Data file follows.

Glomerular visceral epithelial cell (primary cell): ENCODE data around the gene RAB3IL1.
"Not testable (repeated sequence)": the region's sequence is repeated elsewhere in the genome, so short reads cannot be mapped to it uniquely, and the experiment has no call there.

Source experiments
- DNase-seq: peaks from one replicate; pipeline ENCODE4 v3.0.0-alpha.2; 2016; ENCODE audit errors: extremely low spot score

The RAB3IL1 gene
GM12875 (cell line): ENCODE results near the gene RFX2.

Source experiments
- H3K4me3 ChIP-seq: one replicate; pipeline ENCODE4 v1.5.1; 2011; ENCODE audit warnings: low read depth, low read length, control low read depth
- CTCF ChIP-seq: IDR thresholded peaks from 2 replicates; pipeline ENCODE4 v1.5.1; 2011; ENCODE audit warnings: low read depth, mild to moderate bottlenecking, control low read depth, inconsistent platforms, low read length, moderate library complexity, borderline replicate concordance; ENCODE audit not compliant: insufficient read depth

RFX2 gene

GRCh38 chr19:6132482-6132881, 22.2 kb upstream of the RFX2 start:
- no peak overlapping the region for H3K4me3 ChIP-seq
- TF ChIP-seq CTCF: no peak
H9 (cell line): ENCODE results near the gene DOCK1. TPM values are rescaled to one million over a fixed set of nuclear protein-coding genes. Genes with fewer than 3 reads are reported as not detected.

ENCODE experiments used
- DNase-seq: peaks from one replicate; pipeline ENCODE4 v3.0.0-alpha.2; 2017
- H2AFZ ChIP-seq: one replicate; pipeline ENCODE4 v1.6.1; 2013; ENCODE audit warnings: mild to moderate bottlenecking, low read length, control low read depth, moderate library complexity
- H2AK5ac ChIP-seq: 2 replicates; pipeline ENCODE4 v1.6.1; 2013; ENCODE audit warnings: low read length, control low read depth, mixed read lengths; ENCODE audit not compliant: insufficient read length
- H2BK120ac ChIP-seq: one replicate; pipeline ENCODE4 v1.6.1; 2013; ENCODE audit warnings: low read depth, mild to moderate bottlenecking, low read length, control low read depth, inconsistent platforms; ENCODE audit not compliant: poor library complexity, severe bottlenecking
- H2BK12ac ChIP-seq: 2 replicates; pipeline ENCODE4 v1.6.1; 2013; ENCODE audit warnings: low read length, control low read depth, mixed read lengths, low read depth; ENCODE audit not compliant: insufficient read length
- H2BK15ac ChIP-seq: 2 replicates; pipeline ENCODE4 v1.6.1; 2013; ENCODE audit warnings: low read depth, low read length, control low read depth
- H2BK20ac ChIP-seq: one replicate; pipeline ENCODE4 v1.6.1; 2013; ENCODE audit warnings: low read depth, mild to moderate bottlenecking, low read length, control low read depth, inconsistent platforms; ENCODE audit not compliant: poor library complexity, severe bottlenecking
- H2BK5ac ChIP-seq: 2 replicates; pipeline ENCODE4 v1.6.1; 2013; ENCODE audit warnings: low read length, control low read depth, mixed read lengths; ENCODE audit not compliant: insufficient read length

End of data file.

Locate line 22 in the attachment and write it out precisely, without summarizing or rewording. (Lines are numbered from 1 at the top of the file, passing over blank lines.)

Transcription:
- H2BK20ac ChIP-seq: one replicate; pipeline ENCODE4 v1.6.1; 2013; ENCODE audit warnings: low read depth, mild to moderate bottlenecking, low read length, control low read depth, inconsistent platforms; ENCODE audit not compliant: poor library complexity, severe bottlenecking